JUSTICE NV RAMANA’S angst over the criticism of judges was discernible when he said in September 2020, “The life of a judge is not a bed of roses.” He said judges were being “construed as soft targets for criticism” as they restrained themselves from speaking out in defence. This, he went on, was further complicated by the proliferation of social media and technology with “judges becoming subjects of juicy gossip and slanderous social media posts”.
A month later, Justice Ramana again delved into the life of judges. “It is an important quality for a judge to withstand all pressures and odds and to stand up bravely against all obstacles,” he said. His words gained significance in the light of Andhra Pradesh Chief Minister YS Jagan Mohan Reddy’s letter to Chief Justice SA Bobde earlier in October 2020 alleging that Justice Ramana had been influencing the sittings of the High Court of Andhra Pradesh and acting in the interests of its opposition, the Telugu Desam Party (TDP), to destabilise his government. On March 24th, the Supreme Court dismissed the complaints after an in-house procedure.
The same day, Bobde, who retires on April 23rd, recommended Justice Ramana, the seniormost judge after him, to be his successor. Those who have known Justice Nuthalapati Venkata Ramana, set to take oath as the 48th Chief Justice of India on April 24th, describe him as gentle and compassionate. A first-generation lawyer, his has been a self-made journey from Ponnavaram village in Krishna district of Andhra Pradesh, where he was born to an agrarian family in 1957, to the Supreme Court of India. He started as a journalist at a Telugu daily where he worked for two years before enrolling as an advocate in 1983.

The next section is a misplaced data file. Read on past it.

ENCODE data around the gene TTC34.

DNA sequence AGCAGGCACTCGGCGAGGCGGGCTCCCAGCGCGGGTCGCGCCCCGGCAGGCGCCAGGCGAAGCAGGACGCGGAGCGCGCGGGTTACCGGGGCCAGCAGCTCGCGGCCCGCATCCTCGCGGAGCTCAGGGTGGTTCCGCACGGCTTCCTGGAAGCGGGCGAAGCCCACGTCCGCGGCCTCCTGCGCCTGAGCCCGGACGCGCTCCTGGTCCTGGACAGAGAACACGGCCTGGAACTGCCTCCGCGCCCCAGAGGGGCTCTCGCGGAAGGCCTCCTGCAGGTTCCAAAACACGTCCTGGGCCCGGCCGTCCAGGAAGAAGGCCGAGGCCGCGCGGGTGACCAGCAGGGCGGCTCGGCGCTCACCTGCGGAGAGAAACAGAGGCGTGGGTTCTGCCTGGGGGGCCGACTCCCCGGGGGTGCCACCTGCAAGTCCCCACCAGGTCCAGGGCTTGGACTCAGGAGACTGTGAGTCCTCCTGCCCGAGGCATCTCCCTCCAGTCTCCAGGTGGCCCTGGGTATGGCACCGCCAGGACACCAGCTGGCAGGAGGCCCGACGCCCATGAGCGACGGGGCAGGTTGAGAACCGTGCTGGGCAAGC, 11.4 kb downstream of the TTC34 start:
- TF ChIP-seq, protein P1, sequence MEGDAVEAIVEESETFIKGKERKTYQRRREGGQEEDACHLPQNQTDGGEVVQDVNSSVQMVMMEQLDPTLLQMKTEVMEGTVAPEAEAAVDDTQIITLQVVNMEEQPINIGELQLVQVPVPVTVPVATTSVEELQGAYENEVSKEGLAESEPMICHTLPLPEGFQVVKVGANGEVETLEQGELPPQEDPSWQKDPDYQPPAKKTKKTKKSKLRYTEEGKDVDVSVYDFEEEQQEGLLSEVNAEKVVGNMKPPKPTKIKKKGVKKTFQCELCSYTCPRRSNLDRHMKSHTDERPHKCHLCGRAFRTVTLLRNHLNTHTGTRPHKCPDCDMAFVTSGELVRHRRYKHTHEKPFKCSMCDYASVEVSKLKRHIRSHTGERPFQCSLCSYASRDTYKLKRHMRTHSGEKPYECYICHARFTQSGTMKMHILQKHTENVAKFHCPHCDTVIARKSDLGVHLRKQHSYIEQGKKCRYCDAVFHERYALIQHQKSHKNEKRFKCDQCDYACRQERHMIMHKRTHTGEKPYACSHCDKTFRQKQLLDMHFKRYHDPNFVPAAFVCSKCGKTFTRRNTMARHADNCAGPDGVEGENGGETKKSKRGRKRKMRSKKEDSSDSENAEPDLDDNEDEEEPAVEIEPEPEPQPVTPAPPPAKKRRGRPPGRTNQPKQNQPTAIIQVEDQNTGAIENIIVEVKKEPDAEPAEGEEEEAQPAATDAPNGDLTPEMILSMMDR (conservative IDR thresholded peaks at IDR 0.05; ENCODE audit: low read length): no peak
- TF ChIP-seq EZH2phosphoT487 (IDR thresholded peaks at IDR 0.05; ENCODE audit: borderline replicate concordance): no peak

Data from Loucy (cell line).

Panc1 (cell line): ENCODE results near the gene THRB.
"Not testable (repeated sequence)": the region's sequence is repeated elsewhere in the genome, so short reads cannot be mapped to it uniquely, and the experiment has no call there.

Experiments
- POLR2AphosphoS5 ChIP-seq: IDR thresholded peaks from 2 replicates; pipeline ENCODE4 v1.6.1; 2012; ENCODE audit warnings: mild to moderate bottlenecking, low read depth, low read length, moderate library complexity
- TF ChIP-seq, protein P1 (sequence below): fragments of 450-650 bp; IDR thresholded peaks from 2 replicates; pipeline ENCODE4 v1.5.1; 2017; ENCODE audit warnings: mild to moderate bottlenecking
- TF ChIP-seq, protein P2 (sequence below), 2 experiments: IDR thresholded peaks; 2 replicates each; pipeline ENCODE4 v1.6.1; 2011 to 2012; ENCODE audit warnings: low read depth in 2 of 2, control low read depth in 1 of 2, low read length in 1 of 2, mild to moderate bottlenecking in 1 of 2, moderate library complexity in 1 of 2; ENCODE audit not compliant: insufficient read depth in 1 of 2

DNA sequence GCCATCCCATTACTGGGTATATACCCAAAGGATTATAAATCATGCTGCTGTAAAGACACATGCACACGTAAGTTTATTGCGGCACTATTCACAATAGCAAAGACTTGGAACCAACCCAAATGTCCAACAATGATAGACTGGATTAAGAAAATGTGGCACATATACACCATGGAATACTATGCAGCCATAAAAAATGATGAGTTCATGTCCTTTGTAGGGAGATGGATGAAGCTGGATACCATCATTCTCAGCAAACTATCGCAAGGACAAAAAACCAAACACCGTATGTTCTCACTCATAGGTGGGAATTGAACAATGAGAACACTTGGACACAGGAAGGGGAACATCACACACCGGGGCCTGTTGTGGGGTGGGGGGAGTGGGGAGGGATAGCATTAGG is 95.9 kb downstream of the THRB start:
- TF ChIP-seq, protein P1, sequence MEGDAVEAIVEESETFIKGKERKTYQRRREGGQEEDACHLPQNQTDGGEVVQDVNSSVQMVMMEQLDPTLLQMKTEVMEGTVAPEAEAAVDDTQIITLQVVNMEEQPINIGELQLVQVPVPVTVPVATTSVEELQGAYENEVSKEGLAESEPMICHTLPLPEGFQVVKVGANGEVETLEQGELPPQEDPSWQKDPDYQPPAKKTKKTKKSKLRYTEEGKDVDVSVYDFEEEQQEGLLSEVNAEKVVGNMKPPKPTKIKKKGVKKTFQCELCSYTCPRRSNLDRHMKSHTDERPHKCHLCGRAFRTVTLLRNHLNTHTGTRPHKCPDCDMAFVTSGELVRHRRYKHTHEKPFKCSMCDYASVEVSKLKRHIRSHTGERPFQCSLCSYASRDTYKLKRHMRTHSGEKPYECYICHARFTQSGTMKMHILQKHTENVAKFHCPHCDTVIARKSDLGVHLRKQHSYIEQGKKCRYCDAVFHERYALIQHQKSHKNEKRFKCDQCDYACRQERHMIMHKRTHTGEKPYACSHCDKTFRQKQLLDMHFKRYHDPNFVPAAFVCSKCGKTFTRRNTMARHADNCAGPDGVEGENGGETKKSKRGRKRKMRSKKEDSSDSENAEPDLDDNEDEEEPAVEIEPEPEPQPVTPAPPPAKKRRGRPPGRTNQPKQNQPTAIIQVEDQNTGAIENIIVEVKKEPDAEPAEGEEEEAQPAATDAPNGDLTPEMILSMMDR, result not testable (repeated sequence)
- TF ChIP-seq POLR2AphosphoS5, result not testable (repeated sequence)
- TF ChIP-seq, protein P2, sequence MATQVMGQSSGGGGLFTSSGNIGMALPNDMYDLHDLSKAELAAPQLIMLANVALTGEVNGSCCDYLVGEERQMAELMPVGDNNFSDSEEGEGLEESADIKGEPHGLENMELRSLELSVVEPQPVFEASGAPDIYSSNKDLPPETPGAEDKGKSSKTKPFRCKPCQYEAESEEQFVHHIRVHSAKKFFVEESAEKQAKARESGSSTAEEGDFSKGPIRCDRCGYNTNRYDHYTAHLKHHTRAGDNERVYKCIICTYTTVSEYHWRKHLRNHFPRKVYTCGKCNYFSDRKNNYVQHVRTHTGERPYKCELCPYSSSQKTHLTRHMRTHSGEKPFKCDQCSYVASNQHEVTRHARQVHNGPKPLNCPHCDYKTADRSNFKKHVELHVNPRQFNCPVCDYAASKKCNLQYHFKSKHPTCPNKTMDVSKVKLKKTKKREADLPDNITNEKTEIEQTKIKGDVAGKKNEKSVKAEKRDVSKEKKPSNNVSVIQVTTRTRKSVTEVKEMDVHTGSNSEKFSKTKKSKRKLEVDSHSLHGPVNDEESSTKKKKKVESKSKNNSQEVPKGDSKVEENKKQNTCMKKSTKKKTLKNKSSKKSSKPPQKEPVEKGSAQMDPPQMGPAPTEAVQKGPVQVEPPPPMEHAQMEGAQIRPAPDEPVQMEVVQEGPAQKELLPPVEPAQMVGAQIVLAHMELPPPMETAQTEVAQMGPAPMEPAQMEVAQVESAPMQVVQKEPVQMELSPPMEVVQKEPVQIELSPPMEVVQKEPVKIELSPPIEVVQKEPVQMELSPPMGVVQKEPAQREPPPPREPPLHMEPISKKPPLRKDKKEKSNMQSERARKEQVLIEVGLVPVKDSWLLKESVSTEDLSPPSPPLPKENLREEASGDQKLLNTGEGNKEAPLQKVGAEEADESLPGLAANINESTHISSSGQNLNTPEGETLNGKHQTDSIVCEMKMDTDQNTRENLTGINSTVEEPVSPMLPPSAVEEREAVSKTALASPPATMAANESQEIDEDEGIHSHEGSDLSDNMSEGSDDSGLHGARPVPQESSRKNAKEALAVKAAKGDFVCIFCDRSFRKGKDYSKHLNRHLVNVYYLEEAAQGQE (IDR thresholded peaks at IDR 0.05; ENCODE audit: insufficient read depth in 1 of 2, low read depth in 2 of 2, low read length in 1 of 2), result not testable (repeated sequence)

Since then, he has practised in the High Court of Andhra Pradesh, Central and Andhra Pradesh Administrative Tribunals, and the Supreme Court in civil, criminal, constitutional, labour, service and election matters, according to the National Legal Services Authority (NALSA) website. In September 2013, he was elevated as Chief Justice of the High Court of Delhi. In about six months, he was moved as a judge to the Supreme Court and has been on benches that have passed landmark judgments. He was part of a five-judge Constitution Bench which held that the office of the Chief Justice of India is a public authority and falls within the ambit of the Right to Information (RTI) Act. He was also part of a three-judge bench which in January 2020 directed the Jammu & Kashmir administration to review all orders imposing curbs on telecom and internet services, ruling those were a fundamental right. He had ruled in favour of conducting a floor test in the Maharashtra Legislative Assembly during the 2019 crisis when the Shiv Sena, BJP, the Nationalist Congress Party and others were trying to garner the required numbers to form a government.
In January, a bench comprising Justices Ramana, S Abdul Nazeer and Surya Kant observed that the work of women, as homemakers, was worth financial compensation and recommended fixing of a notional income for them. In 2018, a bench led by Justice Ramana slammed the Centre for refusing to extend permanent commission to serving women officers in the Indian Army. “Why are you harassing these women officers? This is discrimination,” the court told the lawyer appearing for the Ministry of Defence. Two years later, the Supreme Court ordered that the permanent commission would apply to all women officers in the Indian Army in service, irrespective of their years of service.
A proponent of legal services reaching the last man, Justice Ramana has expressed concern that oppressed sections still lack access to the justice system in India. “When people cannot reach us, we should reach them,” he has said.
As the executive chairman of NALSA, he launched a campaign to create awareness among women about their legal rights. “He likes to take everyone along. In court, he is firm, decisive and a no-nonsense man. He values the time of the court. I am looking forward to engaging with him. A lot needs to be done in these difficult times of Covid-19,” says senior advocate Vikas Singh, president of the Supreme Court Bar Association. Justice Ramana, 63, will have a tenure as Chief Justice of India till August 26th, 2022.